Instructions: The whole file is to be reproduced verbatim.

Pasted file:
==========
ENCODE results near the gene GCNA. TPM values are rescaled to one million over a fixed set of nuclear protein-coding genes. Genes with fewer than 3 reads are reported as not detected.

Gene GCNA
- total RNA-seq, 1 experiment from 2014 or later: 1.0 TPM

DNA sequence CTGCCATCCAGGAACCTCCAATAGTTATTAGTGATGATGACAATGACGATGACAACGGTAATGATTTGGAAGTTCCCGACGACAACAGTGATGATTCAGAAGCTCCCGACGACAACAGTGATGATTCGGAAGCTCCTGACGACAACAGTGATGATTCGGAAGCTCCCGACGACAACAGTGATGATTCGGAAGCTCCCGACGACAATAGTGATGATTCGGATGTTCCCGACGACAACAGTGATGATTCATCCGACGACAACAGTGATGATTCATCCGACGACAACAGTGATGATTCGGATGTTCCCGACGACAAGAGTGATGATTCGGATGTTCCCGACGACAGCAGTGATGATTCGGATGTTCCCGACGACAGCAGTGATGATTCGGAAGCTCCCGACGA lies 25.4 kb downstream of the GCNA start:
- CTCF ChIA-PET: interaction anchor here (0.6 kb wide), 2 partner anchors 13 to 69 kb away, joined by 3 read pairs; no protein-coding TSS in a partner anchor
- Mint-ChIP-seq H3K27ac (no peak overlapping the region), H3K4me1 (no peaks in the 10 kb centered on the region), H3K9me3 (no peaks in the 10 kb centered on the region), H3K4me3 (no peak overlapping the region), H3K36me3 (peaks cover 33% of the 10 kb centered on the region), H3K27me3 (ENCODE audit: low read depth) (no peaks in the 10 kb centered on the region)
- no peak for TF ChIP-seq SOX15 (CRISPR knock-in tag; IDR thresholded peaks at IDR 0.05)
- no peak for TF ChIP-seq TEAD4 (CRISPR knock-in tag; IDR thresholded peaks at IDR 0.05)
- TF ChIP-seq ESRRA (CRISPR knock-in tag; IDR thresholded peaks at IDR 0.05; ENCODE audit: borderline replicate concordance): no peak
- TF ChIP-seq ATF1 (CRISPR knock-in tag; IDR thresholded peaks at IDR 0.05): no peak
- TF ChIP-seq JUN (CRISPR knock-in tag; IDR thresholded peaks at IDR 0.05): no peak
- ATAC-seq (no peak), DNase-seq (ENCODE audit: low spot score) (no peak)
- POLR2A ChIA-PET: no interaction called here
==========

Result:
ENCODE results near the gene GCNA. TPM values are rescaled to one million over a fixed set of nuclear protein-coding genes. Genes with fewer than 3 reads are reported as not detected.

Gene GCNA
- total RNA-seq, 1 experiment from 2014 or later: 1.0 TPM

DNA sequence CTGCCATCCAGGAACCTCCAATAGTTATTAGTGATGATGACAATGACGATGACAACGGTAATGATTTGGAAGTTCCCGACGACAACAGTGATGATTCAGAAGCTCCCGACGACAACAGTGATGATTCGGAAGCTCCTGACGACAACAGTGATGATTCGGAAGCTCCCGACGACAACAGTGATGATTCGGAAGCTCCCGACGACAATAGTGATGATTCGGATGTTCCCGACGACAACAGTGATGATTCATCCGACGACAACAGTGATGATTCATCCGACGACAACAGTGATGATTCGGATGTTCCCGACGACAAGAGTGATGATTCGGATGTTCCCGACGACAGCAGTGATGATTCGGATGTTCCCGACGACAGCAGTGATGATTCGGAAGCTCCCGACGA lies 25.4 kb downstream of the GCNA start:
- CTCF ChIA-PET: interaction anchor here (0.6 kb wide), 2 partner anchors 13 to 69 kb away, joined by 3 read pairs; no protein-coding TSS in a partner anchor
- Mint-ChIP-seq H3K27ac (no peak overlapping the region), H3K4me1 (no peaks in the 10 kb centered on the region), H3K9me3 (no peaks in the 10 kb centered on the region), H3K4me3 (no peak overlapping the region), H3K36me3 (peaks cover 33% of the 10 kb centered on the region), H3K27me3 (ENCODE audit: low read depth) (no peaks in the 10 kb centered on the region)
- no peak for TF ChIP-seq SOX15 (CRISPR knock-in tag; IDR thresholded peaks at IDR 0.05)
- no peak for TF ChIP-seq TEAD4 (CRISPR knock-in tag; IDR thresholded peaks at IDR 0.05)
- TF ChIP-seq ESRRA (CRISPR knock-in tag; IDR thresholded peaks at IDR 0.05; ENCODE audit: borderline replicate concordance): no peak
- TF ChIP-seq ATF1 (CRISPR knock-in tag; IDR thresholded peaks at IDR 0.05): no peak
- TF ChIP-seq JUN (CRISPR knock-in tag; IDR thresholded peaks at IDR 0.05): no peak
- ATAC-seq (no peak), DNase-seq (ENCODE audit: low spot score) (no peak)
- POLR2A ChIA-PET: no interaction called here